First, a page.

The key to recovery, he explained to them, is the recognition that nothing is wrong with the back itself, and that the unconscious brain is the real culprit in the creation of their pain. His main intervention was psychoeducation: he asked patients to read his books to help them fully grasp this new understanding. He instructed them to return to normal activities, tell themselves that there was nothing psychically wrong with them, use fewer medications, stop physical therapy, and get rid of devices designed to support them. He also suggested keeping a journal to write about the stressful situations in their life and their emotional reactions to them.
Not many people with severe and chronic pain were willing to accept this kind of explanation back in 1982, when he wrote his first book, Mind Over Back Pain. Yet over the years, a small but significant minority of people who did read his books got better—they were the “book cures.” Many others chose to visit him to find out more about the source of their pain.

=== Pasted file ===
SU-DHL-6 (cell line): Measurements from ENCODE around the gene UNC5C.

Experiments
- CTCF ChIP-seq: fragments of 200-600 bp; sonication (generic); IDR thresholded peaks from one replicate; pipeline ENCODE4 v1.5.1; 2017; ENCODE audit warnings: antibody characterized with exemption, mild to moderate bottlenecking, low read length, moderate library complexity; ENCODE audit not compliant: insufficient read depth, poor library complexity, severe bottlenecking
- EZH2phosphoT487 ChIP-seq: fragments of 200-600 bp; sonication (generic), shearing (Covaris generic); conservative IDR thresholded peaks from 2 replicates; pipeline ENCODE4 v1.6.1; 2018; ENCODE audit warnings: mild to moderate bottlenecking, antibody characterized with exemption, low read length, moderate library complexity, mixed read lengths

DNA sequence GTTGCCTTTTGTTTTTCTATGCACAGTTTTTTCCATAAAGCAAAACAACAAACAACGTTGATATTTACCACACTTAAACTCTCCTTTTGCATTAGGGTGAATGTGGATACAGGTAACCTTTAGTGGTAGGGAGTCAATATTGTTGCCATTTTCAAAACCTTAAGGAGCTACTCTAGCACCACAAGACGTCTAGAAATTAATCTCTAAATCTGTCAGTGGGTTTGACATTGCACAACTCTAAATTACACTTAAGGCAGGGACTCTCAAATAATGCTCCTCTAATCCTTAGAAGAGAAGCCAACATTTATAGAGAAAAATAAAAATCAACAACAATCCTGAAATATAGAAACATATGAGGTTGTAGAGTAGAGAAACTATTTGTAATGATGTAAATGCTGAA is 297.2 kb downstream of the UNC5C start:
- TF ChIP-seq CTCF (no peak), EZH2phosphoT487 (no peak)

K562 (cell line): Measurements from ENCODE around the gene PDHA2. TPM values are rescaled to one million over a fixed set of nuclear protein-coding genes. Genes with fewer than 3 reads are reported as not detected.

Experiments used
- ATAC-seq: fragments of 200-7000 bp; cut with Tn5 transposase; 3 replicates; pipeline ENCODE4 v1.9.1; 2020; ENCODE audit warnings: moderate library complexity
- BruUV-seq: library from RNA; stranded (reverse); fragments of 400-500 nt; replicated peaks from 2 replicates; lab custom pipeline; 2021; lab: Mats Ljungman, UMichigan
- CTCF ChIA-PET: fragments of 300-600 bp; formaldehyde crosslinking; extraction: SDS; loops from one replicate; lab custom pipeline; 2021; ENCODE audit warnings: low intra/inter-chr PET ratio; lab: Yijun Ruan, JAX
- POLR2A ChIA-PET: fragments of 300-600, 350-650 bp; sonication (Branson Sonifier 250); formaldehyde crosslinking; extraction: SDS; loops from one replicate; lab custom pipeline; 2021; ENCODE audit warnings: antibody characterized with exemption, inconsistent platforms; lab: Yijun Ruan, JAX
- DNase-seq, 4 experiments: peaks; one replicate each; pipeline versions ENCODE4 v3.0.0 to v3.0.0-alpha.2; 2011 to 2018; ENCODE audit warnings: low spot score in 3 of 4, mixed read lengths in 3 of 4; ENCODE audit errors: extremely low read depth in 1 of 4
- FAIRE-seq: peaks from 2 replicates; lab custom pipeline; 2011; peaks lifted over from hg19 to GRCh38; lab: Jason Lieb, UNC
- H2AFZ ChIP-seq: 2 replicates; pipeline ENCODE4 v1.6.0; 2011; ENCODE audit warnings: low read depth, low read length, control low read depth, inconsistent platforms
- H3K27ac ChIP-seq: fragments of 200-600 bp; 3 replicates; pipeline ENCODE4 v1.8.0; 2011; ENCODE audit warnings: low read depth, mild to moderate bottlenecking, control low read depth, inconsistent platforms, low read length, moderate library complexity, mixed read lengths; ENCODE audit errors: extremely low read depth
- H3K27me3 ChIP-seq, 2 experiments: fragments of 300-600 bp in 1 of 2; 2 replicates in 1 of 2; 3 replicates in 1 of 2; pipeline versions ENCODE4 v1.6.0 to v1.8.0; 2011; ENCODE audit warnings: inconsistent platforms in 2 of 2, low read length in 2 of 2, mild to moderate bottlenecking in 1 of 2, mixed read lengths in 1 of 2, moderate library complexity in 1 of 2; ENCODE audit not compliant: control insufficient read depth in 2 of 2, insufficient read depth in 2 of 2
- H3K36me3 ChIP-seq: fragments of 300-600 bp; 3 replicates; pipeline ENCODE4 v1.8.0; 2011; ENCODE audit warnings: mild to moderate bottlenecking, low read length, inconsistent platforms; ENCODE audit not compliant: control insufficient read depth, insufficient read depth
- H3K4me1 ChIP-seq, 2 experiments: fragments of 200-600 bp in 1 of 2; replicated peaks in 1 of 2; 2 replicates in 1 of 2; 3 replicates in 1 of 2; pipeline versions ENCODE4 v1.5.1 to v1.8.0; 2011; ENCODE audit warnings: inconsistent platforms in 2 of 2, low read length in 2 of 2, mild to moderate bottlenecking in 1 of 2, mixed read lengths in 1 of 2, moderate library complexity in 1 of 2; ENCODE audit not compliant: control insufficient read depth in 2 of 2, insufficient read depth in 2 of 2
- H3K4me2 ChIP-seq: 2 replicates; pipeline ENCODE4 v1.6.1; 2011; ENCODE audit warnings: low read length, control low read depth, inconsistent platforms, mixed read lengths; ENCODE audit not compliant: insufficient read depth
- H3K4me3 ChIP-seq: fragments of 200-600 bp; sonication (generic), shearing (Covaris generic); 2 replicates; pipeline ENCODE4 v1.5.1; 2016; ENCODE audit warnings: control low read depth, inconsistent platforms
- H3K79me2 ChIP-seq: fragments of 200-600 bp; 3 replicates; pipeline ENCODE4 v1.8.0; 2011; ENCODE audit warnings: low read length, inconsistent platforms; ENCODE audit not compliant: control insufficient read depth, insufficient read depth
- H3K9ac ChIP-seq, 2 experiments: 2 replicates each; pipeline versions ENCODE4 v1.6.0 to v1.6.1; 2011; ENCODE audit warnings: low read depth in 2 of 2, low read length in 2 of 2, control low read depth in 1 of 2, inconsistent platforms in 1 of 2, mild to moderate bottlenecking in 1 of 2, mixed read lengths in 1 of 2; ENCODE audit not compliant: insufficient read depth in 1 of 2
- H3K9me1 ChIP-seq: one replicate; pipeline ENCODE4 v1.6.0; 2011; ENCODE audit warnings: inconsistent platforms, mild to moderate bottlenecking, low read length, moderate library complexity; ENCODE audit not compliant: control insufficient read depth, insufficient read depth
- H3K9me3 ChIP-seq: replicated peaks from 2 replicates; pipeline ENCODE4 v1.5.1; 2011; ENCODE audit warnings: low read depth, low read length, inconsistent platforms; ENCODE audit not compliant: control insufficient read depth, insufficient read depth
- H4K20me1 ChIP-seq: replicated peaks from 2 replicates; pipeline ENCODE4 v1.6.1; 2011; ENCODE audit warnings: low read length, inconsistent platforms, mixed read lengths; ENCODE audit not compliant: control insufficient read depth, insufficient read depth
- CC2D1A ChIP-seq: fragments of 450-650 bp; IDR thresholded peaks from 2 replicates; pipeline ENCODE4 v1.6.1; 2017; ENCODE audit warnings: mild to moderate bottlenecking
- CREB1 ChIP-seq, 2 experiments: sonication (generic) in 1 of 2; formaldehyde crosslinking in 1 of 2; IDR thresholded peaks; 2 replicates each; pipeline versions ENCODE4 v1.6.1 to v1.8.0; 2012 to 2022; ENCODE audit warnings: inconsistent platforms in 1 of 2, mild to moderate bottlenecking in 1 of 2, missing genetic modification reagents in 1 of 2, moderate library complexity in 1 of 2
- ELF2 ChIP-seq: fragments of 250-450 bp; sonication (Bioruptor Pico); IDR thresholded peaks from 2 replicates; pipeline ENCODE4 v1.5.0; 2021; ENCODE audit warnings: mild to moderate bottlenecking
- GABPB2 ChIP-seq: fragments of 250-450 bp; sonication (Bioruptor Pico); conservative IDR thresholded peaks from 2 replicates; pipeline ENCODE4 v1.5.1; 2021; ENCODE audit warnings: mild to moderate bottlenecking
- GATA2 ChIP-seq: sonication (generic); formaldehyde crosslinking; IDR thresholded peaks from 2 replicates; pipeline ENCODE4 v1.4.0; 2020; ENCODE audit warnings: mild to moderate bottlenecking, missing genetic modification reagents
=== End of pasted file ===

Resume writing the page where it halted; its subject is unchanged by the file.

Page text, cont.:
One of the first of Sarno’s patients I met was a man who for 12 years had experienced back pain that hadn’t responded to any treatment and was so excruciating he’d been unable to work, exercise, or enjoy life. After only a month of following Sarno’s advice, he was pain free. He could barely believe what had occurred, and his gratitude for “the good Dr. Sarno” was immense. Of course, not everyone experienced this kind of miraculous response. Despite reading and writing and regularly talking to their brains, their pain remained. According to Sarno, they were the 15 percent who’d need psychotherapy to augment his treatment.
Three Stories, Three Lessons
My father always told me that if something seems too good to be true, it probably is. But I was captivated enough by Sarno’s work with his patients that I wanted to see if I could replicate his results in my own medical practice. So when I returned to Detroit, I asked my boss if I could set up a pilot program for a few patients with chronic pain and other symptoms that hadn’t responded to medical treatments. I had no idea what I was getting into, but I had the presence of mind to do two things: read everything I could find on chronic pain, and listen carefully to the medical histories and life stories of people who were experiencing it.